Recipe for Disaster. Because it bans dogs, leashed or unleashed, from its parks, Croton has long been recognized as the most dog unfriendly community in Westchester. Several months ago when dog owners started agitating for a more enlightened policy toward “Man’s best friends,” Mayor Schmidt announced that the village board would take a hard look at the Croton’s village code and see whether changes are in order.
Well, the Schmidt mountain has labored and produced another mouse. Once construction has been completed, Croton is planning on opening the River Trail along the Hudson to leashed dogs under restricted circumstances. We are tempted to exclaim, “Big deal!” Nevertheless, dog owners should be grateful for such a small crumb after so long a wait. As some readers have guessed, one of the reasons this writer does so much strolling in the village is that our dog, virtually a member of our family, accompanies us. It goes without saying that we would prefer to be able to include Croton’s parks (not its ball fields) in our itinerary. That would be preferable to being consigned to walking in the hazardous gutter.
Instead of continuing to put pressure on the Schmidt administration to relax the foolish injunction against leashed dogs in parks, a small group of dog owners is now pushing for the village to set aside an area to be fenced off and made into a so-called “dog park” in which dogs would be allowed to “play.” The argument always advanced is that “dogs are pack animals.” This is a most peculiar line of reasoning that only holds water if you can think of a pack that includes smaller dogs like Yorkshire terriers and dachshunds together with large dogs like Rottweilers, Irish wolfhounds and German shepherds.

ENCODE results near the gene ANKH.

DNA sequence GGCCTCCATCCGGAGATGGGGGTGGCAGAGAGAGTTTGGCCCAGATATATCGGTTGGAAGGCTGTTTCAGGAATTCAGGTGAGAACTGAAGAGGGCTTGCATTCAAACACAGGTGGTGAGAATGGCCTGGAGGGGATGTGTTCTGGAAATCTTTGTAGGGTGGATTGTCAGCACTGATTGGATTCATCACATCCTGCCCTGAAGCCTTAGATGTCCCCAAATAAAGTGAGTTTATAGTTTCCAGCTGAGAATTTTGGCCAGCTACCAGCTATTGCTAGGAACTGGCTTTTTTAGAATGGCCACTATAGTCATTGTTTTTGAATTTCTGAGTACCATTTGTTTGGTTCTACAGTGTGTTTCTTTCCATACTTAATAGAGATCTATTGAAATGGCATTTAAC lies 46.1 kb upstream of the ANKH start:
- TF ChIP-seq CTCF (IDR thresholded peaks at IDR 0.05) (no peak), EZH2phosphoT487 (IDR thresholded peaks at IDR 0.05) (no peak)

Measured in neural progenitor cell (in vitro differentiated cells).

The idea that dogs need to play with other dogs is a classic example of anthropomorphism—the attribution of human motivation, characteristics or behavior to animals, especially pets animals. It also reveals a remarkable lack of knowledge of the forms that dogs’ play behavior takes. Puppies begin to play as soon as they can walk. Littermates commonly wrestle and chase each other, pulling and biting on ears or tails. Through play with littermates, pups learn just how strong they are. By the time it is weaned, each puppy will have formed an impression of its own abilities and its social standing among its littermates. This forms the basis for adult behavior, such as attempts to achieve dominance over people and other dogs. Play allows a young animal to practice important life skills without adult consequences. For example, by tolerating dominance behavior in young puppies, an owner may encourage later inappropriate behavior in an adult dog.
Now, put one or more dominant dogs, usually males in a fenced area and problems will quickly develop when they contest with one another for dominance or try to exercise dominance over other dogs. The play biting on ears and tails of puppyhood has given way to more serious attacks intended to draw blood.